Perhaps I can clarify a little. Ethics committees are not usually seen as decision-making bodies in American hospitals. Most often, they are viewed as quality assurance mechanisms. So, a physician may meet with a committee and review options, hear summaries of the literature on an issue, etc. In other words, the process would aim at clarifying options. In the end, the physician is the medical decision maker and writes the physician orders in the chart. The"chart," i.e., the patient's medical record, is a document open to the patient.
             
            The theory of quality assurance is that patients will receive better quality care if there are mechanisms of review in which mistakes can be parsed, etc, without fear. Most quality assurance mechanisms in a hospital are retrospective, e.g., an M & M conference is the quintessential example. This is where you see it gets a little sticky. 
             
            If members of the committee are acting as part of an ethics consultation service that is doing concurrent case review, usually they end the process by placing their recommendations in the medical record and the patient can see them. As with all medical consultation recommendations, these are recommendations, not decisions. Again, the physician must decide whether to take the recs or not.
             
            But, I understand the problem--it's a pretty fine line between simply clarifying options and making recommendations. In the former case, in principle, records need not be made available. In the latter, they should result in a chart note. Either way, though, we are talking about options and recommendations, not decisions that anyone has to carry out - that belongs to the attending physician.
             
            Mark K.
             
             
             
            Mark G. Kuczewski,PhD
            Director, Neiswanger Institute for
            Bioethics & Health Policy
            Stritch School of Medicine
            Loyola University Chicago
            2160 S. First Avenue
            Bldg 120, Room 280
            Maywood, IL 60153
            mailto: mkuczew@...
             
            Learn about our new online MA Program:
            http://bioethics.lumc.edu

            >>>
            cjmoore52@... 03/09/03 09:11PM >>>
            Are the hospital Bioethics Committees you referred to subject to any over - arching legislation or do they act independently? It seems incredible to me that power to determine questions of life and death could be left to such mechanisms. We have a different approach here in sunny Queensland, Australia. Any system is , ipso facto, flawed but ours has produced some positive changes. Euthanasia is outlawed here although artificial life supports can be severed in cases of "brain death". Ouch, that is messy given the number of people so declared who have come back to life. On the other hand prolonged life support has also produced terrible suffering for families. One of the approaches here is to attempt to respect factors such as culture and wishes of the person with impaired decision-making capacity. Here is its website link:   www.justice.qld.gov.au/guardian/gaat/contact.htm

            [Colin J Moore]  -----Original Message-----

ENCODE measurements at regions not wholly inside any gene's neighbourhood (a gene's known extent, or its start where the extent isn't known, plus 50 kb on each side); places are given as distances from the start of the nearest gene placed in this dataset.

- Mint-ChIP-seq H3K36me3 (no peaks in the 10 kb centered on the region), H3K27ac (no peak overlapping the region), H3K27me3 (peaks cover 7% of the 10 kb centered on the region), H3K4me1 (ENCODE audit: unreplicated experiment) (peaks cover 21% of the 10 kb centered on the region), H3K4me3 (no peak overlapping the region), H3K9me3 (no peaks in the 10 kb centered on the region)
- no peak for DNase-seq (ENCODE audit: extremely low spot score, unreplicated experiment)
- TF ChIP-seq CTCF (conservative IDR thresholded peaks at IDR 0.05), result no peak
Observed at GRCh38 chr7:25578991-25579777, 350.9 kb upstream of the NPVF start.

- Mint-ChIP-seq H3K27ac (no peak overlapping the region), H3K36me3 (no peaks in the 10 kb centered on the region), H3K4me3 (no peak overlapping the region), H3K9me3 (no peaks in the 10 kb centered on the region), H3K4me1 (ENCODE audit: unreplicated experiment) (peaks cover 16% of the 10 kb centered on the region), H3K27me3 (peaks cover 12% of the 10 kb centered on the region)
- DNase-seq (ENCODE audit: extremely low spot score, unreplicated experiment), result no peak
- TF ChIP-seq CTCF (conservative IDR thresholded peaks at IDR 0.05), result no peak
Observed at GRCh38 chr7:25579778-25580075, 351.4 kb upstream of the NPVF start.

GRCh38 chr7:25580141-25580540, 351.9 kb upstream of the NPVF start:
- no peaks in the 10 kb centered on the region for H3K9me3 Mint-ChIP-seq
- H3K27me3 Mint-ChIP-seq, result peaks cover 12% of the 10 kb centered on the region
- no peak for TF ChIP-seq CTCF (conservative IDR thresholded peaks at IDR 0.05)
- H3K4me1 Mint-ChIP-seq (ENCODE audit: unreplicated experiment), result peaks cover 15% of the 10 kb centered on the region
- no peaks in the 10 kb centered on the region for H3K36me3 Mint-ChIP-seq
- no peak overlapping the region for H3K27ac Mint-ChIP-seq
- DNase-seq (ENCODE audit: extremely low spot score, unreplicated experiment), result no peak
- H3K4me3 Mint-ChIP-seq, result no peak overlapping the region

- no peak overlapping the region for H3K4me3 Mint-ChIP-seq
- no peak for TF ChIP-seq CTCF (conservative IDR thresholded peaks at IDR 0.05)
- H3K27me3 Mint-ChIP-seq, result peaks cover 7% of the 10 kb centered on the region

From: Mark Wilson [mailto:wilson_mark@...]
            Sent: Monday, 10 March 2003 6:19 AM
            To: Bioethics@yahoogroups.com
            Subject: Re: [Bioethics] Jeopardy -- More Than a Game for Research Subjects

            During my father’s last hospitalization, the hospital advised my mother and me that their bioethics committee was going to discuss his case. We conveyed in no uncertain terms our family’s absolute refusal to allow my father’s private medical affairs to be discussed by persons not directly involved in his treatment.

             

            Our motive was that we did not wish the pervasive TAB bias against treating my father, who had been living in coma for several years, to  exploit my father as a case history to indoctrinate others with “quality-of-life” rationalizations for euthanasia.

             

            Before my father began his life in coma on February 26, 1981, he had taped his personal testimony opposing what he called a “right to kill, or rather, right to murder” bill in the New Hampshire State Legislature. Dad had made this tape with considerable difficulty, as he was recovering from recent cancer surgery – the reason that he was unable to testify in person as he had intended.

             

            The result of my mother’s playing this tape before the House committee considering the “right-to-die” bill was their banning of any further legislative testimony by tape. Why hear from those you plan to kill, after all?

             

            But that’s another story. Because of the hospital bioethics committee “right to privacy,” I was unable to confirm whether our refusal to allow them to invade my father’s privacy had been honored. “Privacy” in this context is often the one-way street CURE is accustomed to encountering when defending the rights of patients against the power of providers.

             

            In this regard, you may find the following story of interest. Further information and additional media coverage, including the Chronicles of Higher Education article referenced below, is available at http://www.freesheldon.org. For comprehensive information about protecting the rights of potential research subjects, visit the Alliance for Human Research Protections’ website at http://www.researchprotectionorg.